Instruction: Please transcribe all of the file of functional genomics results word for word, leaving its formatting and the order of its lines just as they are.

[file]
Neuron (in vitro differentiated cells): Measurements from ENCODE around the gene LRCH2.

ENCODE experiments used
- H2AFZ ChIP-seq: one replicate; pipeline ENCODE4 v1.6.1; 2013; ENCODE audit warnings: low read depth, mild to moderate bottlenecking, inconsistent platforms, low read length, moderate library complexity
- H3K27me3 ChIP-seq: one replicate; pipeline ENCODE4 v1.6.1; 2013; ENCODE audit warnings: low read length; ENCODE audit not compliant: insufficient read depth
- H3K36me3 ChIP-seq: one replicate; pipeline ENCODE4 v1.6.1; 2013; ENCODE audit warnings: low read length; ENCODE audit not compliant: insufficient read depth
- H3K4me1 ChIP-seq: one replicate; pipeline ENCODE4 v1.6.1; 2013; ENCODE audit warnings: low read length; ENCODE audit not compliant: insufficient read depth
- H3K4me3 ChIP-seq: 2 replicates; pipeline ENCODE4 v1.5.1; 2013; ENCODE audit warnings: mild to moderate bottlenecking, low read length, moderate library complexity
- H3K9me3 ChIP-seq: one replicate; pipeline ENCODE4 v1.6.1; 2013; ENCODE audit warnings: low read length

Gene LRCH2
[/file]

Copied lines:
Neuron (in vitro differentiated cells): Measurements from ENCODE around the gene LRCH2.

ENCODE experiments used
- H2AFZ ChIP-seq: one replicate; pipeline ENCODE4 v1.6.1; 2013; ENCODE audit warnings: low read depth, mild to moderate bottlenecking, inconsistent platforms, low read length, moderate library complexity
- H3K27me3 ChIP-seq: one replicate; pipeline ENCODE4 v1.6.1; 2013; ENCODE audit warnings: low read length; ENCODE audit not compliant: insufficient read depth
- H3K36me3 ChIP-seq: one replicate; pipeline ENCODE4 v1.6.1; 2013; ENCODE audit warnings: low read length; ENCODE audit not compliant: insufficient read depth
- H3K4me1 ChIP-seq: one replicate; pipeline ENCODE4 v1.6.1; 2013; ENCODE audit warnings: low read length; ENCODE audit not compliant: insufficient read depth
- H3K4me3 ChIP-seq: 2 replicates; pipeline ENCODE4 v1.5.1; 2013; ENCODE audit warnings: mild to moderate bottlenecking, low read length, moderate library complexity
- H3K9me3 ChIP-seq: one replicate; pipeline ENCODE4 v1.6.1; 2013; ENCODE audit warnings: low read length

Gene LRCH2